A common complaint over the past three years is that no one can talk about anything other than Brexit.
But that wasn’t true at the Labour party conference this week.
Unlike the Liberal Democrats, who barely gave way to any policy discussion beyond revoking Article 50, both the Labour leader and shadow chancellor confronted all the major public policy areas – including healthcare, housing, education, trade, and the economy more broadly. And all of them came with a huge platter of public spending commitments.
From abolishing tuition fees to offering free childcare, the giveaways kept coming, with no acknowledgement of the cost of such proposals, which will burden younger generations who inevitably have to pay off today’s bills down the road.
Of course, as a self-proclaimed fan of free enterprise and markets, I was deeply uncomfortable (though not terribly surprised) to hear of this spending bonanza, as well as the plans to increase state control in nearly every sector of the economy.
But listening to Jeremy Corbyn, I mostly felt perplexed. His negative view of markets and enterprise was overwhelmingly contradicting his stated desire to put “wealth and power in the hands of the many”.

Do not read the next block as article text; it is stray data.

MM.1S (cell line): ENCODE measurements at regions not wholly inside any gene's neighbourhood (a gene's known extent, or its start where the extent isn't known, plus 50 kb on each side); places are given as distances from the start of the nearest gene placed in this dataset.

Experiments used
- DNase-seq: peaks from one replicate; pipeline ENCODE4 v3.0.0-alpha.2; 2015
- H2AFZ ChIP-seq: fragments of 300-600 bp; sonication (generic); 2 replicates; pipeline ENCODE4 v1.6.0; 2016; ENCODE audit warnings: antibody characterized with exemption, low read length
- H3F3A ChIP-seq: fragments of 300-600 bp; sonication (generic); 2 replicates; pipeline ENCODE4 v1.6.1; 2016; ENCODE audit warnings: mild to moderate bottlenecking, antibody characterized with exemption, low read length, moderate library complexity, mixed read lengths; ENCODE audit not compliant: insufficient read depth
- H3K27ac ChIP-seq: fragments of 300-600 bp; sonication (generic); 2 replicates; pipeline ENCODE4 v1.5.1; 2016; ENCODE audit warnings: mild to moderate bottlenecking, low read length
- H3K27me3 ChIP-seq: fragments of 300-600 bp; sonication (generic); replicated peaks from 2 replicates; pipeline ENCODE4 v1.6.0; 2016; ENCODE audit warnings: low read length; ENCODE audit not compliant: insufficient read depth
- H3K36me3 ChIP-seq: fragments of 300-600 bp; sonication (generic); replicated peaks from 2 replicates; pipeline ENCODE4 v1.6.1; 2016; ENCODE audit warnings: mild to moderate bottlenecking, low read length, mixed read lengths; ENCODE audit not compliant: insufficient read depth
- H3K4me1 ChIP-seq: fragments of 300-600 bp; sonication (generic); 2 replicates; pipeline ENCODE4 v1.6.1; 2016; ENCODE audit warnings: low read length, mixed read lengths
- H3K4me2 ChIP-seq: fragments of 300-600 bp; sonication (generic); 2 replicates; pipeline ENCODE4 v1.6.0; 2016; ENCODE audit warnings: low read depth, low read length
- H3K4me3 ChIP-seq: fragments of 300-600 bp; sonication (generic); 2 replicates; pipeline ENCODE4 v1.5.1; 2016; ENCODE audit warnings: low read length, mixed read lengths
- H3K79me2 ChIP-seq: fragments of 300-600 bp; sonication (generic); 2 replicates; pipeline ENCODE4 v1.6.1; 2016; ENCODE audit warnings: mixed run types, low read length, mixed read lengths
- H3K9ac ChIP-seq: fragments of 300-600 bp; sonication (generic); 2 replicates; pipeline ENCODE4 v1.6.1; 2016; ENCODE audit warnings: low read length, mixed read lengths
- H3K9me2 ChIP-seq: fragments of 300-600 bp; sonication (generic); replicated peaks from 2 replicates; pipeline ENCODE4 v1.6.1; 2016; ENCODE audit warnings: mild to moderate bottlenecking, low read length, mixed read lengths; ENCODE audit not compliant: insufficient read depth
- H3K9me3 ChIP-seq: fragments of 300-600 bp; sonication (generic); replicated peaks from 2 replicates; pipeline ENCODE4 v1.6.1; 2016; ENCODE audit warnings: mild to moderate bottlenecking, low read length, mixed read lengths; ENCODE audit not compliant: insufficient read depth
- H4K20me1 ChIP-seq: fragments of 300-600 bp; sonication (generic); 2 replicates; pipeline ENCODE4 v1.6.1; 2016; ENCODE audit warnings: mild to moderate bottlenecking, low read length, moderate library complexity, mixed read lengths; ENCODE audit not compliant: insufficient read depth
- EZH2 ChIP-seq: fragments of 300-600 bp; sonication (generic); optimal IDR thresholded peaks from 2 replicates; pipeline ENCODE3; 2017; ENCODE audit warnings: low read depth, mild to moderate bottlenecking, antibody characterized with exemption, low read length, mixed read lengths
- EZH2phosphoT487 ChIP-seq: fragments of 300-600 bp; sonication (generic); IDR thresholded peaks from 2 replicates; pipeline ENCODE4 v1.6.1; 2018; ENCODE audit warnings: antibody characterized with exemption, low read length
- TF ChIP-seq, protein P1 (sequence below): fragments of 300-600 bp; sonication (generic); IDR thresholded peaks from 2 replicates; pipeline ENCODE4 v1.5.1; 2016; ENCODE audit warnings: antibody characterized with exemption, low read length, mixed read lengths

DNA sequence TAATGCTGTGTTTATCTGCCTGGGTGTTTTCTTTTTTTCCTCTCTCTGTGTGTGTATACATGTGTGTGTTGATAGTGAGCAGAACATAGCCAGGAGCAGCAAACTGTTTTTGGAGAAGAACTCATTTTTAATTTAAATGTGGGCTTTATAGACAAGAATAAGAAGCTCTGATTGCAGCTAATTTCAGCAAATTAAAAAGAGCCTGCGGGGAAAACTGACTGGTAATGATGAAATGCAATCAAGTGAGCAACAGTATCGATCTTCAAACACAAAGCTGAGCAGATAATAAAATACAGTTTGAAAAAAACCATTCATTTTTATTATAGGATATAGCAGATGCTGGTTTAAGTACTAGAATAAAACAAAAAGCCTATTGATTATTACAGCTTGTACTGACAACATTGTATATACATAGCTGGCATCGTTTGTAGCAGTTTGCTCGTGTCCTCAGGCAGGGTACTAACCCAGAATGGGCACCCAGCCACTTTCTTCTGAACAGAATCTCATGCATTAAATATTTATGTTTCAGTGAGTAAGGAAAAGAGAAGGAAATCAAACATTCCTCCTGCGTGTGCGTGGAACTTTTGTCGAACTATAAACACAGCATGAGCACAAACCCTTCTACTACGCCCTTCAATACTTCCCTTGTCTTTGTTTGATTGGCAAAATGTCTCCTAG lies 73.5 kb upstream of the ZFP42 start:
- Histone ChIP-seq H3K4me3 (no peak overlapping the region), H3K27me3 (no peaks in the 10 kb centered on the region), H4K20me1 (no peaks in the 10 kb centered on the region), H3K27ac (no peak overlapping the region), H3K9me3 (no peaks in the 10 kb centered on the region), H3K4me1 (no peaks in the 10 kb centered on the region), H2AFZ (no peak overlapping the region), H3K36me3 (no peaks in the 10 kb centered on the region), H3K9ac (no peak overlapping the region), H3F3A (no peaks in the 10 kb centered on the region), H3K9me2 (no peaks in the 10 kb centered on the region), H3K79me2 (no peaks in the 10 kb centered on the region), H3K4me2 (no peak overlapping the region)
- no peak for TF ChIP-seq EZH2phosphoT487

The broad principle of free trade is almost universally agreed by economists to increase prosperity and raise living standards for all involved. If you want to empower people – not “the few”, but potentially millions at a time – creating choice and flexibility on an open market is the sure-fire way to succeed.
Corbyn also seemed to contradict himself by calling for high earners to pay more tax, while simultaneously attacking big pay packages. Perhaps he is unaware that the proportion of income tax paid by the top five per cent of earners is estimated to be over 50 per cent this year, up from just under 40 per cent 20 years ago.
These so-called “fat cats” pay for the bulk of public services. Flirtation with maximum wages would not only damage Britain’s economy, but also risk the services currently provided by the state, which Corbyn wants to expand.
And perhaps the biggest policy proposal announced by the shadow chancellor – to take the UK from a five-day work week down to four – overlooked the lowest-paid workers, who would be made most financially unstable from such a policy, and likely to need additional employment to top up their wages.
As IEA fellow Len Shackleton highlights in his book Working to Rule, people in highly-paid work (managers, directors, professional occupations) are much more likely to work over 48 hours a week than those in low-paid work (sales roles, customer service occupations) – 35 per cent of all full-time employees for the former camp, compared to seven per cent for the latter.
Despite framing the policy as a way to lighten the load for low-income workers, the only thing it is likely to do is lighten is their pay slip.
Labour isn’t the only party to promise a utopia – they’re all guilty to some degree of wild offers, with little talk of the trade-offs or consequences of so much spending. But to reject the role the market plays in improving lives is to overlook the economic lessons history has taught us over and over again.
Utopia will never be reached, but to come close, you’ll need market mechanisms and good common sense.
Main image credit: Getty